In this study we use administrative data from three large urban school districts to describe student sorting within schools. Our data allow us to link students to each of their teachers and to identify students’ classmates. We find differences in the average achievement levels, the racial composition, and the socioeconomic composition of classrooms within schools. This sorting occurs even in self-contained elementary school classrooms and is much larger than would be expected if students were assigned to classrooms randomly. Much, but not all, of the racial and socioeconomic sorting we document is accounted for by differences in achievement, particularly at the high school level. Classrooms with the largest composition of low-achieving, minority and poor students are also more likely to have novice teachers. The process of sorting students by their achievement level has the consequence of exposing minority and poor students to lower quality teachers and less-resourced classmates.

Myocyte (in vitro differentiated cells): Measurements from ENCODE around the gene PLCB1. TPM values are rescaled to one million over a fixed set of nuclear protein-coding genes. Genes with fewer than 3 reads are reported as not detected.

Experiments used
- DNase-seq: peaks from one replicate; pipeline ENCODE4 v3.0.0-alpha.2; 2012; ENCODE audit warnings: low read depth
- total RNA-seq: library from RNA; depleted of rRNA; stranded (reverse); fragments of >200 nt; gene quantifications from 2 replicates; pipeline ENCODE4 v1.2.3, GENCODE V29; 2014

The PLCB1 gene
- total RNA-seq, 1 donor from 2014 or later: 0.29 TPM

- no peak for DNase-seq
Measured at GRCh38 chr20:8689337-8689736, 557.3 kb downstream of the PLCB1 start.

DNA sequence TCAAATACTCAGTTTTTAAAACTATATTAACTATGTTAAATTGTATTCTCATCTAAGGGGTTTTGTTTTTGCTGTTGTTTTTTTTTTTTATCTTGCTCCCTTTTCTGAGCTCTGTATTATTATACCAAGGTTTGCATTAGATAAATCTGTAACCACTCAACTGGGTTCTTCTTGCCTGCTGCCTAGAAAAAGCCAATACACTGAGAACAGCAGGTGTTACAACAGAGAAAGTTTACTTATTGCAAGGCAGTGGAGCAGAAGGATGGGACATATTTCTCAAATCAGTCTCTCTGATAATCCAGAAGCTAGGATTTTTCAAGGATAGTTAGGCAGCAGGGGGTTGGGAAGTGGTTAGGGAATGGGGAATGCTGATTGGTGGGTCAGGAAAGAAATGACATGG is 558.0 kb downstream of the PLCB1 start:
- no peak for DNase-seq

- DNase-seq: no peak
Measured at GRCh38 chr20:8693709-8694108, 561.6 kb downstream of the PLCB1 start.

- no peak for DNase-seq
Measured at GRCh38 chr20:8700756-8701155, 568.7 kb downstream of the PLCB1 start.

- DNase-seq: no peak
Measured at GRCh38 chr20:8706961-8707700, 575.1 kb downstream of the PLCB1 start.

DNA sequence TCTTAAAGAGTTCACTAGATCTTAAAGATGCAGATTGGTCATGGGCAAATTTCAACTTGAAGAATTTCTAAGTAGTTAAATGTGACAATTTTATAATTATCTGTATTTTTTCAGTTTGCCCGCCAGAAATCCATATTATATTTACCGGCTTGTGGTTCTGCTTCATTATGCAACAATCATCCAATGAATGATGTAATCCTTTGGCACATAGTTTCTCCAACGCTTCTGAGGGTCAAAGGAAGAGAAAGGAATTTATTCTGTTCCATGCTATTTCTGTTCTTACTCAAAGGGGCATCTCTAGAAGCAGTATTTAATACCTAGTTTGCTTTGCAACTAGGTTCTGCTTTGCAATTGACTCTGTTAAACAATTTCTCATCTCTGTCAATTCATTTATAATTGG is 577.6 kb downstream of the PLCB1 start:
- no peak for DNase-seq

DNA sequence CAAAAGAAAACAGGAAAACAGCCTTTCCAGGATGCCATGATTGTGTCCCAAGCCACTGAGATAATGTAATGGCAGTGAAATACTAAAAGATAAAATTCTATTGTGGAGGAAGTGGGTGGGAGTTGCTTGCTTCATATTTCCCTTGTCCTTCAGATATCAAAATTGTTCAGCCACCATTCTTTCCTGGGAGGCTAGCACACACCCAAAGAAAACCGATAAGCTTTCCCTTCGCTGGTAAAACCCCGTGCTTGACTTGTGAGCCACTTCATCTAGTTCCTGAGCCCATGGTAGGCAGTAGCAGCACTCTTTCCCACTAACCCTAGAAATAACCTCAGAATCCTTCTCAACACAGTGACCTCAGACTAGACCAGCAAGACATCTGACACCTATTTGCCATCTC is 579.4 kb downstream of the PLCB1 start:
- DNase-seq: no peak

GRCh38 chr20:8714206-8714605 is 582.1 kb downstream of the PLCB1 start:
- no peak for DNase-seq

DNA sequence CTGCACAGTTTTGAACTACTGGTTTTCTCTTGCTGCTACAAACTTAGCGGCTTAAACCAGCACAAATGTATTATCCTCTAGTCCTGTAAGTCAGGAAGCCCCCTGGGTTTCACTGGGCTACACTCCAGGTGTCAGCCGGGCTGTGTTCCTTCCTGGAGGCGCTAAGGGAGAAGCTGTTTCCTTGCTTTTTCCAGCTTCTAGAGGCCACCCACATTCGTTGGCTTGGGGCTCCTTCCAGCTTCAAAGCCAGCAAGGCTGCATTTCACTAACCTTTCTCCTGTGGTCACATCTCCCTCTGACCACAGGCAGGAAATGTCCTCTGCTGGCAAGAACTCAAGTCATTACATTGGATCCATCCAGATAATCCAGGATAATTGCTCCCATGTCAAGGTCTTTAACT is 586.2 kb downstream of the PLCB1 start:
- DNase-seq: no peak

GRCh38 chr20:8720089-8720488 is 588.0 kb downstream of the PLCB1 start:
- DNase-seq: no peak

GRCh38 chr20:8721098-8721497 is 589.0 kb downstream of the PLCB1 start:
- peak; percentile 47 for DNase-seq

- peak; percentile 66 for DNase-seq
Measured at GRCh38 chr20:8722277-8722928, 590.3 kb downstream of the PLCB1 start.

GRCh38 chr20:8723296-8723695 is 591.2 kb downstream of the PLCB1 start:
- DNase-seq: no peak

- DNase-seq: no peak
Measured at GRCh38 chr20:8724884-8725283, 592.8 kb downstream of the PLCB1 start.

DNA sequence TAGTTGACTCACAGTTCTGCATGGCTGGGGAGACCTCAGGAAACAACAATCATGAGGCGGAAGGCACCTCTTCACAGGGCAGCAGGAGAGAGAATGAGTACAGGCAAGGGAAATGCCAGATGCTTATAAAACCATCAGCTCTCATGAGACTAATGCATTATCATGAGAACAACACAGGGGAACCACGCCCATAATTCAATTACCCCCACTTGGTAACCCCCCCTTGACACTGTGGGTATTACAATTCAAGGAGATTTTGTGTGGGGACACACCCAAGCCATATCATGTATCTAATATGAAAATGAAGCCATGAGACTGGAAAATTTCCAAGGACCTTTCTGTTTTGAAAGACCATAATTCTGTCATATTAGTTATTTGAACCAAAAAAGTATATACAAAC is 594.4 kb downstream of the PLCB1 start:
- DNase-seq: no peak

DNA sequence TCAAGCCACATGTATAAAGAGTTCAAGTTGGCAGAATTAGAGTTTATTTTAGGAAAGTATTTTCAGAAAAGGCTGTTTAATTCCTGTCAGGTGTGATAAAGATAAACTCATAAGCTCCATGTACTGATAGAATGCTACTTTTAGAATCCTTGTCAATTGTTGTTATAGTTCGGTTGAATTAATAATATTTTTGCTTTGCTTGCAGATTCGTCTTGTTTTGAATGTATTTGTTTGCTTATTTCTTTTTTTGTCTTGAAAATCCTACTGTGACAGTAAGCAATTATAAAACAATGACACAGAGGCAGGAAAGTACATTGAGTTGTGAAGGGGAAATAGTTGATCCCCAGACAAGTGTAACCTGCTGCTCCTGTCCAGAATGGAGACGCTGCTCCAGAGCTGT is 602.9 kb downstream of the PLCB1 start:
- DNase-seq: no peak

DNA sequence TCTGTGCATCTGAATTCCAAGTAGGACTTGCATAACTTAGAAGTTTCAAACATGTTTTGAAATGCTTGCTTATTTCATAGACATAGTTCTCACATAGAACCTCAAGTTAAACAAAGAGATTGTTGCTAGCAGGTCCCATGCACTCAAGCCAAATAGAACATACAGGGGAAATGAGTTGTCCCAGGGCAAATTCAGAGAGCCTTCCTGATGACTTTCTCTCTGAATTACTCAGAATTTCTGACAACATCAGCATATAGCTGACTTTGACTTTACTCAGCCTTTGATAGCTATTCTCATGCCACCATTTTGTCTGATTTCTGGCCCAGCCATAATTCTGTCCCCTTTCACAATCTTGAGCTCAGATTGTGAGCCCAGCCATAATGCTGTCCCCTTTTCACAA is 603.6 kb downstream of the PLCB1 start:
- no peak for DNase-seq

Different teachers, different peers: The magnitude of student sorting within schools
Year of Publication:2013
(2013). Different teachers, different peers: The magnitude of student sorting within schools. Educational Researcher, 42(6), 304-316.